The repercussions of an arrest and criminal charge in the state of California do not end when you close the case, serve the jail time, or pay the fines. Running into trouble with the law can follow you for the rest of your life because criminal record is public and indexed by information companies. Carrying around a criminal record can cause numerous problems in your life, like trouble finding a job.
You shouldn’t have to keep paying the price for past mistakes. You’ve already paid your debt to society. With an expungement, you can have a clean slate and avoid the negative consequences of a public criminal record.
What is expungement and why do you need one?
Expungement is the “record redo” you get when after making mistakes that landed you in jail. Getting an expungement means the state will retain a record of criminal convictions, but the public will no longer have access to that information.
A public criminal record can negatively impact your life in many ways, but the place where most people struggle is the job market. A regular background check could show a prospective employer your past conviction or criminal case and he or she may use that information to deny you a job. An expungement prevents any of the public from seeing your criminal record.
*Special Note: If the prospective employer demands fingerprints submissions or a print of your California Department of Justice Report, your record might indicate that there was a case in the past. The record will only show that your case was dismissed and there will not be any convictions.
When do you qualify for an expungement?
An expungement can be immensely helpful, but unfortunately, not everyone qualifies. Not all ex-convicts are eligible to receive expungement. You only qualify if you meet all 4 of the following criteria.
You must not be on probation at the time of application.
You must not be charged in any current criminal cases.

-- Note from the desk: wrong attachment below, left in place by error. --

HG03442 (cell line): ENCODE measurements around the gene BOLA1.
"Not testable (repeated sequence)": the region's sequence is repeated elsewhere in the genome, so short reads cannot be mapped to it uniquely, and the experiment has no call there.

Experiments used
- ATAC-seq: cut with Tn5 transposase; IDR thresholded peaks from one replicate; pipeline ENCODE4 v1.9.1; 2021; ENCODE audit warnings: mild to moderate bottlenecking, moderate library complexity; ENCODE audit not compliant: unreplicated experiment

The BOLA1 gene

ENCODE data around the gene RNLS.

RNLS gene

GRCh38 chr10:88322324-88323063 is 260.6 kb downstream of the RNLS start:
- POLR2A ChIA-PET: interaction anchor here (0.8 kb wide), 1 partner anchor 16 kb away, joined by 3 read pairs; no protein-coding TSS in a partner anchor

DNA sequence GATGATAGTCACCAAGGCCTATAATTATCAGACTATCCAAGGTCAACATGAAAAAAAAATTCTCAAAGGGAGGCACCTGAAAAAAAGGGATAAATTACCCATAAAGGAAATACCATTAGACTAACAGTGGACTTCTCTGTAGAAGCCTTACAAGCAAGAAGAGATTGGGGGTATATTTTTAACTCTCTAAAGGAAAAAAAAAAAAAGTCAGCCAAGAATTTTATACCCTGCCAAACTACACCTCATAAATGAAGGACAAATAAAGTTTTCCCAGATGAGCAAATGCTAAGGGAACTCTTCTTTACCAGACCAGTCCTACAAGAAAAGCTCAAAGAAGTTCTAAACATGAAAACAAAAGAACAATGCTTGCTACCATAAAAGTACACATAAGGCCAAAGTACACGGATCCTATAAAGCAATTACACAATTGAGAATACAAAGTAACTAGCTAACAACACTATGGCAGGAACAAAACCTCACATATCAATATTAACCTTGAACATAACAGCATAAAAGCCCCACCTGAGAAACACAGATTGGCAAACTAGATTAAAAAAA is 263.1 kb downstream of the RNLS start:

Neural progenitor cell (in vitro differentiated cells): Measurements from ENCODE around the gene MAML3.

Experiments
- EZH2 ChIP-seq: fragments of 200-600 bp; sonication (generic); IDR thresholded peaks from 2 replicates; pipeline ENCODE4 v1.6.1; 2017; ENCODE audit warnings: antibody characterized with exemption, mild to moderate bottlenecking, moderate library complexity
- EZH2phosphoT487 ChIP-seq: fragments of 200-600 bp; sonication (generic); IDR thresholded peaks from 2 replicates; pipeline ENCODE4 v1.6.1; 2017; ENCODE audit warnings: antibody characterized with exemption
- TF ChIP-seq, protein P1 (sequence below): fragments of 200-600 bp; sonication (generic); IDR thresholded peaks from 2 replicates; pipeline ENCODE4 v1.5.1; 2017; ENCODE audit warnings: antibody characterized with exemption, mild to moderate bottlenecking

The crime that put you on the record must not have resulted in a state prison sentence.
When don’t you qualify for expungement?
The law does not permit expungements for sex crimes and cases of serious vehicle code violation. The only time a felony can be expunged is if it’s been reduced to a misdemeanor, which most felonies can unless the defendant was sentenced to state prison.
You are NOT eligible for expungement if:
You are at present, being charged with any crime in any jurisdiction;
You are presently on probation, obligatory supervision from law enforcement, or on parole within any jurisdiction.
You are currently doing jail time in any jurisdiction;
You were sentenced to state prison for your conviction.
NOTE: Some judges may terminate your probation early to make you eligible for expungement. An attorney can help with this.
If you did serve a state prison sentence, do not despair; you may still qualify for a certificate of rehabilitation and/or a governor’s pardon. Contact an attorney for more information.
Expunging a felony conviction in California
If your felony conviction was not originally resolved as a misdemeanor, petitioning the court to reduce the charges is the starting place for an expungement. You and your attorney must prove to the judge that you are deeply remorseful for your crimes and a positive force in the community. It may help to participate in several non-profit activities.
In some cases, expungement may be granted after your attorney successfully files two of the following petitions: the PC 17b and the PC 1203.4. If successful, the former (PC 17b) will reduce your felony to a mere misdemeanor and the latter (PC 1203.4) gets the reduced charged dismissed completely.
How to expunge a misdemeanor in California
The requirements to expunge a California misdemeanor are outlined in the Penal Code section1203.4a. To begin, your attorney will obtain your criminal record copy, then complete and submit the CR-180 in the county of conviction, with the applicable filing fee, and serve a copy of the application on the prosecuting agency.
How much does an expungement typically cost?
In California, petition court fees for an expungement are in the cost range of $100 to $400, depending on the serving courthouse. Attorneys charge a sum between $400 to $1,400 per criminal charge. Attorney fees could rise to between $1000 to $4000 if the criminal case is complicated.
If you can’t afford the fee to file a petition for expungement, you or your attorney may request a fee waiver. This can be achieved by completing (Form FW-001).
Choosing an experienced attorney to handle your expungement
Your ability to get a job, attend school, or find housing can hampered with a mere misdemeanor conviction. An expungement can be a lifeline, but to get the conviction successfully removed from your record, you need an experienced attorney.
An expungement and all the petitions and paperwork associated with it can be textually dense and confusing. Your ideal attorney must have handled at least two successful expungements in the past. An experienced attorney comes with relevant and vital contacts, which can be crucial in a time sensitive scenario. You do not have to keep paying for past mistakes. Los Angeles Criminal Defense attorney Don Hammond has successfully obtained dozens of expungements in several counties and is very experienced with the process. Contact Don Hammond to get your criminal record expunged to get a new beginning.